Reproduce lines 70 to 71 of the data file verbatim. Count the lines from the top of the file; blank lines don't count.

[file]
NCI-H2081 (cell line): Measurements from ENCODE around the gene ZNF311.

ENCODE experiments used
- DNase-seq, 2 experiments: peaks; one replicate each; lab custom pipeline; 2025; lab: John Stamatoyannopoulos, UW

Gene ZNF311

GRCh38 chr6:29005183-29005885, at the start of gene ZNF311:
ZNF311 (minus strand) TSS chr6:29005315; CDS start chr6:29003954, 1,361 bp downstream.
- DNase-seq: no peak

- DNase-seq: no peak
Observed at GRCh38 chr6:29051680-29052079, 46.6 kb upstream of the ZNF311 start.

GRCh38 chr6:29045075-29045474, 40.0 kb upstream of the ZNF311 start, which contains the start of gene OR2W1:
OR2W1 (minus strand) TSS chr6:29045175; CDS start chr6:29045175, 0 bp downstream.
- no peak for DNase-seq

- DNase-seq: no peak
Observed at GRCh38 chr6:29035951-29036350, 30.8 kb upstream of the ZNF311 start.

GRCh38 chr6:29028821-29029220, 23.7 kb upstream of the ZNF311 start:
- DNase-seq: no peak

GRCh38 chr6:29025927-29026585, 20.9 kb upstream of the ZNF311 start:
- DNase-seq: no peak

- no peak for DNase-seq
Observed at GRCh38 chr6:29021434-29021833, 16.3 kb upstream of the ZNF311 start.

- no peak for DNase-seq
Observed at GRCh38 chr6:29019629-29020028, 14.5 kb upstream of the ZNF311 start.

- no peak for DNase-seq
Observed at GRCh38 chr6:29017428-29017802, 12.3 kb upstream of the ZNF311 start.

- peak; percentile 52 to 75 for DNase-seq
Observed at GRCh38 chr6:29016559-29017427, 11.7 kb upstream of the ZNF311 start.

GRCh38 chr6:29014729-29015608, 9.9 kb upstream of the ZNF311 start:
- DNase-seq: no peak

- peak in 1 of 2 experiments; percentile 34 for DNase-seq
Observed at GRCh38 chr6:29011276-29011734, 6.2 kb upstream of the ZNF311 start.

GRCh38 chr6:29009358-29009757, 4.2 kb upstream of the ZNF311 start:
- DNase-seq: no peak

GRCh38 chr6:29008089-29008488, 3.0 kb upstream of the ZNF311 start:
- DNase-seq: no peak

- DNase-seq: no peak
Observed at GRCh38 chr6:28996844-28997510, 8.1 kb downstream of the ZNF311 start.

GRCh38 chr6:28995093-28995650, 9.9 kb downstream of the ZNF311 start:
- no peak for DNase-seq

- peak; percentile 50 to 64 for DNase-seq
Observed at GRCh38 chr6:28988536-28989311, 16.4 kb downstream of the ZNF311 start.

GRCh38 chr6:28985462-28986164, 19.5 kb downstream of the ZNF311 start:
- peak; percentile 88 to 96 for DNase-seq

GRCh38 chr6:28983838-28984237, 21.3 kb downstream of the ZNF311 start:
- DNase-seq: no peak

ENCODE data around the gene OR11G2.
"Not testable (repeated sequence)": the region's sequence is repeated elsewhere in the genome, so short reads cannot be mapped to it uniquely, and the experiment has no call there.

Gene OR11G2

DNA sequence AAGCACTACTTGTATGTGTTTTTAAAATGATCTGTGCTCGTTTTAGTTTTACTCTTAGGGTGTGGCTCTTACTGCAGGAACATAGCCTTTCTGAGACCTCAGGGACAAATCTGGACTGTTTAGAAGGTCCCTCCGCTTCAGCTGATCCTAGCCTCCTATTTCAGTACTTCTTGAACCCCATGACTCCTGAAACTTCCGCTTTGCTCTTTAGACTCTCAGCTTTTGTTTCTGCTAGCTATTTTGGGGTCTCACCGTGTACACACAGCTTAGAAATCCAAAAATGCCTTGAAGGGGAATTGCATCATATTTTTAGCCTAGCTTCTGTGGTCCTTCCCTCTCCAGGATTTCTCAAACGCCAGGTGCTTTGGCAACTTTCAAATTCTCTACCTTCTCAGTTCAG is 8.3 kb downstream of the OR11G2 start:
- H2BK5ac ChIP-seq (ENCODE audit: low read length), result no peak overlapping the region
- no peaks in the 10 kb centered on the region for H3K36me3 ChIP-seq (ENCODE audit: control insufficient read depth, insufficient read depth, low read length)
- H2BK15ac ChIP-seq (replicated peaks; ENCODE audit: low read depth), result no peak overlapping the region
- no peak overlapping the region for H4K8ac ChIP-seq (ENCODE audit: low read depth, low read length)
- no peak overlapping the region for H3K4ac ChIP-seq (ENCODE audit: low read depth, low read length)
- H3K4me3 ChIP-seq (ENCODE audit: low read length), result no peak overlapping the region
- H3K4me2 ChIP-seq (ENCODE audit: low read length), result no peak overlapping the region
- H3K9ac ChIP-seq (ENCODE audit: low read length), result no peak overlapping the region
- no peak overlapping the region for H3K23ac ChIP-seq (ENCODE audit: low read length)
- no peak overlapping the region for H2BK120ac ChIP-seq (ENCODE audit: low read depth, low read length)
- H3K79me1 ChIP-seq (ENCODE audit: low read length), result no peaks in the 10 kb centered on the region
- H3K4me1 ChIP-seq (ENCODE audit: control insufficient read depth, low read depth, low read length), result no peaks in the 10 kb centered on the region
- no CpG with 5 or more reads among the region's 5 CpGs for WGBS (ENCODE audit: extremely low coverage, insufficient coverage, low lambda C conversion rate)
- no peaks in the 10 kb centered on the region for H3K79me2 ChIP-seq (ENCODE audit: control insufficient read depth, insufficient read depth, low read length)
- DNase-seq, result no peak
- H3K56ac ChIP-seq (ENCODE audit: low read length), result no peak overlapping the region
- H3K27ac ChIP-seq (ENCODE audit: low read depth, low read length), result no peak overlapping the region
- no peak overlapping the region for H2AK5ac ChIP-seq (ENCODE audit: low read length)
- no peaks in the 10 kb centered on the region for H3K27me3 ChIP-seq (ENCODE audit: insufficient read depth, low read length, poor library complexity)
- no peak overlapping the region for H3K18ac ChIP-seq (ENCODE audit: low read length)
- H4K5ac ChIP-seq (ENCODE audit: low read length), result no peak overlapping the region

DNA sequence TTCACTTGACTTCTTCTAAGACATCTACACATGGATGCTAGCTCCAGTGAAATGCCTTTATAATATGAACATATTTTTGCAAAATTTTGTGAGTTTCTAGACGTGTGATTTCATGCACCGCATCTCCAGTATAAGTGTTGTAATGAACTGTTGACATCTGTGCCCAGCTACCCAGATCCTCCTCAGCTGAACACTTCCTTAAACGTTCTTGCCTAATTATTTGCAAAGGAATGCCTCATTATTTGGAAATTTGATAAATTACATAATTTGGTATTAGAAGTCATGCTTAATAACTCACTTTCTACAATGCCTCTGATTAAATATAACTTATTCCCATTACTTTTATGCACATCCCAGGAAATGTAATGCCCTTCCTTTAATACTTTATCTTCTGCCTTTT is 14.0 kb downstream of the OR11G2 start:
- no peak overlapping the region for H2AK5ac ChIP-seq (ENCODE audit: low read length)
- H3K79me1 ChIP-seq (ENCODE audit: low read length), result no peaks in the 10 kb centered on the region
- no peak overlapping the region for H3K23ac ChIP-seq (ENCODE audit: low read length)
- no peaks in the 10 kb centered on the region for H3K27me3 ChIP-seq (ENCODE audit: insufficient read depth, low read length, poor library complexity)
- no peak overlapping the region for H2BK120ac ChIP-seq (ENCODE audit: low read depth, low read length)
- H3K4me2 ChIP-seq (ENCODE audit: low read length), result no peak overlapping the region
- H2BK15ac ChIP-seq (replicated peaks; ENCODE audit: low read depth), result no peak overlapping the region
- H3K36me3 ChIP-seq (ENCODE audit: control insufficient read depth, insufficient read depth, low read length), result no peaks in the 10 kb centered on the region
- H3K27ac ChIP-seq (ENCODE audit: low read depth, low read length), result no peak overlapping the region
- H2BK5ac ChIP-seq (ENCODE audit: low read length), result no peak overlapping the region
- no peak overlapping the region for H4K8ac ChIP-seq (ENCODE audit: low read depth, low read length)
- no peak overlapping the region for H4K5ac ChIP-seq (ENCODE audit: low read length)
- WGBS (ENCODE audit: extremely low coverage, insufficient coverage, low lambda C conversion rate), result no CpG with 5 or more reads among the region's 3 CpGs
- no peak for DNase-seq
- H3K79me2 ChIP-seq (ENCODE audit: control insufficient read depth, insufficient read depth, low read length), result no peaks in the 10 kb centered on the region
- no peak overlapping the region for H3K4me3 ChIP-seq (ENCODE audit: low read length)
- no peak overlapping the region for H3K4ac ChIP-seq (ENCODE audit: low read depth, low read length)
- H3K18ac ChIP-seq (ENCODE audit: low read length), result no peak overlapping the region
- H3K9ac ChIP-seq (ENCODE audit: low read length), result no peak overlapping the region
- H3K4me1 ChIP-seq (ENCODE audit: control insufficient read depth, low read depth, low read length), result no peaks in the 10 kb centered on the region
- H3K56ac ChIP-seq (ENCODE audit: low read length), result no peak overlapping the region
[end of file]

DNA sequence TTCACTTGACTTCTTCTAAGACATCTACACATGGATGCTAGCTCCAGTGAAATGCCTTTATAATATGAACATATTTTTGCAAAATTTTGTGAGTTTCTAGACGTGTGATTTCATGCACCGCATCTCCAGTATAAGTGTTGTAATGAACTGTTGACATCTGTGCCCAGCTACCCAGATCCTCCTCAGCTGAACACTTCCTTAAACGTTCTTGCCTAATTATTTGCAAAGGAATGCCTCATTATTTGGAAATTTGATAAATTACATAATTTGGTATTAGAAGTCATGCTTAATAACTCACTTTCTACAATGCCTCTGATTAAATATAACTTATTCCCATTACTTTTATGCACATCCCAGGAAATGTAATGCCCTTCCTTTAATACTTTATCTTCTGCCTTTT is 14.0 kb downstream of the OR11G2 start:
- no peak overlapping the region for H2AK5ac ChIP-seq (ENCODE audit: low read length)